In an interview during the last TN state assembly election, Cho Ramasamy was asked what would be his advice to Jayalalitha. He was quick to reply, “I will say what I want to say to her, in person. I don’t need to tell it to you or the public.” Harsh it maybe for the viewers, but that is the appropriate way to address the situation. Why should he publicize the suggestions he put forth to someone? It isn’t after all a diplomatic conversation between the head of states, the gist of which should be updated to their fellow citizens (assuming they are interested in the welfare of their nation). Those kinds of press releases are only done by politicians and sundry, to hog the limelight or for other ulterior motives.
But, in today’s networking world, when everyone is fast becoming a limelight moth, it isn’t surprising that people are fast becoming calculative termites, like their politico-businessmen counterparts, measuring every syllable they publish in the glamorous world. To thrive in the fiercely competitive space, they know they have to be up to date & witty in their spinoffs of the latest happenings of the world. Trolls, spams, viral, whichever term you give them, all they care for is to imprint their unique style in the trending topics. Is it to satiate their self-pride or is it to show off that they have – ‘been there; done that’? Maybe. Is it to grab the attention of the opposite sex in their social circle? Could be. During my father’s college days, the smartest gang of his class would be friends only with people who read ‘Ponniyin Selvan’. Is there a similar peer pressure now, if not the same? Might be.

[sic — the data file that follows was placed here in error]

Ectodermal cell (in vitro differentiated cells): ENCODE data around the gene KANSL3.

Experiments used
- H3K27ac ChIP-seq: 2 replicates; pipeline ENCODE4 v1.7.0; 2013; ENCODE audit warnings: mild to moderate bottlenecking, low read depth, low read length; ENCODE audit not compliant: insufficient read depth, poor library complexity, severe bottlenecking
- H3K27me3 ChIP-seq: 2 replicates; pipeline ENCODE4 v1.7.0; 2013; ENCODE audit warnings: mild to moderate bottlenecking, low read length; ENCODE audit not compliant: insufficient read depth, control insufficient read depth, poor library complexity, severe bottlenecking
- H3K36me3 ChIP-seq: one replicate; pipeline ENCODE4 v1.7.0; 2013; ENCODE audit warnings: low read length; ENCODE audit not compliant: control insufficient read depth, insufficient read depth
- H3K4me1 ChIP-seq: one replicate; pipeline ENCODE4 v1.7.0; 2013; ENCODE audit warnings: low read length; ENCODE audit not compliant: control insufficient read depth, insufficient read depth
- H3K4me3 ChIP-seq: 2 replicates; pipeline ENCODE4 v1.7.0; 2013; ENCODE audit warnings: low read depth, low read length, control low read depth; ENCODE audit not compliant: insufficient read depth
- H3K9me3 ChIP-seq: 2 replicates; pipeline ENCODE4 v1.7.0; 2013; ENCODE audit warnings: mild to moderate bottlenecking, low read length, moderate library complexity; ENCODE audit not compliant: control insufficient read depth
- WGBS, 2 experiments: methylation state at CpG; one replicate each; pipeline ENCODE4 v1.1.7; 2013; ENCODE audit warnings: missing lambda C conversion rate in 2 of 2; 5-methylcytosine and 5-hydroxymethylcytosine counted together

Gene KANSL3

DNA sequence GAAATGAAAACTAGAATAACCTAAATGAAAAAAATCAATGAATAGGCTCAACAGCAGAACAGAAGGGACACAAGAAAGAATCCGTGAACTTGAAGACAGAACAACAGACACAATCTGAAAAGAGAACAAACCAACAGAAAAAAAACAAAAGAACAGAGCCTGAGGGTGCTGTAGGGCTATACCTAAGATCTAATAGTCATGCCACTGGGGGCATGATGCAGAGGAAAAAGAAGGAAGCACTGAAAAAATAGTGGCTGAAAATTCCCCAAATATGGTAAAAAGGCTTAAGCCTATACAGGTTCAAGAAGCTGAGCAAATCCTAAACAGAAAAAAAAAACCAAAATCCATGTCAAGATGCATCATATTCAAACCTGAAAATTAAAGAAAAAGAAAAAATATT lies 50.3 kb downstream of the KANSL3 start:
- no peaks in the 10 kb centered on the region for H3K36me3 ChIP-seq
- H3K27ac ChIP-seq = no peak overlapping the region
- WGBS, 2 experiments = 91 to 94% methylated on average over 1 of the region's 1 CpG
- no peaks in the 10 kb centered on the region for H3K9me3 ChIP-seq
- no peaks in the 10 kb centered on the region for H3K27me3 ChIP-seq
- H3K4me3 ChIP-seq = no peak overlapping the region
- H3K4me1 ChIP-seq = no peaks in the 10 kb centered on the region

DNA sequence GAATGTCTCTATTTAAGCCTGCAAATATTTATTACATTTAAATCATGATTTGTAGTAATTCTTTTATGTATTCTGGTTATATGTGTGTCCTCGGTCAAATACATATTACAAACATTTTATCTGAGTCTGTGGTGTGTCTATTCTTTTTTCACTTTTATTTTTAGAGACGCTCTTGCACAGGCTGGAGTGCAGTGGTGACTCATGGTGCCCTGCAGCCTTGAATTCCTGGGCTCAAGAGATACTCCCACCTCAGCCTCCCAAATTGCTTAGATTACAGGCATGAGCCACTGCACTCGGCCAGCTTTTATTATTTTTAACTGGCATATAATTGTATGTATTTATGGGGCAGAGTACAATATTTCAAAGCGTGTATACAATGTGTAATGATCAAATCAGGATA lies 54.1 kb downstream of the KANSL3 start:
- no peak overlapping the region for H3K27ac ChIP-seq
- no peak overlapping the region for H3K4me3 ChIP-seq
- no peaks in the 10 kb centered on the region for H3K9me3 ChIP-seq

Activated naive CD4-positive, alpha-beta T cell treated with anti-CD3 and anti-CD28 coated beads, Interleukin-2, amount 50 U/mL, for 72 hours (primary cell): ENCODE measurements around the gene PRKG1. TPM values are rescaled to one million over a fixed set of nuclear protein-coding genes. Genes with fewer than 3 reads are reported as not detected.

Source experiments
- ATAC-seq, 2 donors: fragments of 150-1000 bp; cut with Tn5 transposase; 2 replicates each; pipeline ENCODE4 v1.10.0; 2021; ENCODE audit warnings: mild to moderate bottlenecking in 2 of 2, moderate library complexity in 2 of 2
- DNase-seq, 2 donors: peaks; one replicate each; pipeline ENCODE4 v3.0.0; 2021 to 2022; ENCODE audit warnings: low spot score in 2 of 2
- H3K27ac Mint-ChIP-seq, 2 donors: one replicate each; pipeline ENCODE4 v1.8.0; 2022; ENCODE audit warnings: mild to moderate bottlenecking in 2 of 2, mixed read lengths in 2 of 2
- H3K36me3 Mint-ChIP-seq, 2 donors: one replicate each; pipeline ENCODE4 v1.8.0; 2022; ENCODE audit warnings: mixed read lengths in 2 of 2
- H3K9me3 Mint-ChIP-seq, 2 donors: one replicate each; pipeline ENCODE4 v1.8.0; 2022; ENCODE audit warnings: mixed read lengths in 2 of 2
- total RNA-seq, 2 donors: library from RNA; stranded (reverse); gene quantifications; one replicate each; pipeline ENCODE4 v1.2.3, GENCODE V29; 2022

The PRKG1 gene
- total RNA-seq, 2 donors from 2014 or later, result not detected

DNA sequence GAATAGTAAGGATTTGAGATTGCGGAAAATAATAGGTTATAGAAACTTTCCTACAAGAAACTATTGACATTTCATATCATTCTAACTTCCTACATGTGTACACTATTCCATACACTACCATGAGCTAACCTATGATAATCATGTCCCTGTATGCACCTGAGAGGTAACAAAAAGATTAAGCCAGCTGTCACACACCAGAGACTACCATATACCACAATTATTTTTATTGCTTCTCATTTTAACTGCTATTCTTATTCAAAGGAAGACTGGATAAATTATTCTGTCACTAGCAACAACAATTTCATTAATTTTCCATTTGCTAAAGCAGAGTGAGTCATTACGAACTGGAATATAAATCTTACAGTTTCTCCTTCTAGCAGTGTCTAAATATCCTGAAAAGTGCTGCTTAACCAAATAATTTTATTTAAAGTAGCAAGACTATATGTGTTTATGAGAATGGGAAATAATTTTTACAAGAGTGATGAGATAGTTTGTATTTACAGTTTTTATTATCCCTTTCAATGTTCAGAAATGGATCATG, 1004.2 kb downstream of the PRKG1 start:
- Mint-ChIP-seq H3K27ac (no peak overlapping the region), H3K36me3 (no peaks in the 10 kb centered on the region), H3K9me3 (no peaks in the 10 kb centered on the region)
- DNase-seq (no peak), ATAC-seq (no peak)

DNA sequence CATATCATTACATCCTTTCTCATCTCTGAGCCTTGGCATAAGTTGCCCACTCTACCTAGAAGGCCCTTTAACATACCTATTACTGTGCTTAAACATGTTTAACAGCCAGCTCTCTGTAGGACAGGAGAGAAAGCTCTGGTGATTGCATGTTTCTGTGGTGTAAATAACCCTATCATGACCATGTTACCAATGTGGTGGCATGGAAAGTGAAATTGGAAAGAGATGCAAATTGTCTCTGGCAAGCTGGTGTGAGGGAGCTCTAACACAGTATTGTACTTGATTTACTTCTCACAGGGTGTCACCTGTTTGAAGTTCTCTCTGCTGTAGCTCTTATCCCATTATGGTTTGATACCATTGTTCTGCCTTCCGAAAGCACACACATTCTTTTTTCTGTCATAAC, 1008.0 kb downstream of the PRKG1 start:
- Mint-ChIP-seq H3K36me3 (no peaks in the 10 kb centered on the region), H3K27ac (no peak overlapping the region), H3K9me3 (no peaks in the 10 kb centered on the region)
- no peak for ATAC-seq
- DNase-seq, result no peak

If these possible explanations, all of which speaks about the societal awareness of the fellow citizens, are untrue, why do people wish happy birthday to their friends in facebook who they know/meet in person? Is it some social experiment on how many friends will wish the birthday kid, so that he/she can show the middle finger to the next popular figure in the vicinity? To be honest, it is fair on the part of people who might not be able to get in touch with that person, but why do people post happy birthday to their father or some relative in these social networking sites? Do their fathers measure love by how much their sons publicize it to the world? Or for that matter are they actually in these sites to see the status message?
But, social networking sites being the place where ones’ creativity is tested, those explanations are ought to be true. So when it is Rajini’s birthday, people crank their right brain to come up with something unique which will generate a lot of likes, shares and hopefully a lot of RTs. One tweets - ‘today is world style day’, while another posts - ‘today should be declared a national holiday’. But someone else tops them all by posting - ‘dear birthday, happy Rajini to you’. Who wouldn’t post such messages if it is going to give them a lot of followers later. My question to these idiocentric people who wear the mask of fans spamming the media & internet: will you risk climbing a 40 feet cut-out of the superstar to do palabhisekam if you are that crazy about him? Or at least spend a dime to send roses to his place? I am not against fanaticism or superstar for that matter; but it is disheartening to see people capitalizing on someone else’s reach for their own benefits. They are the same people who, sitting in comfort of their homes, scream against the government asking to support Anna Hazare.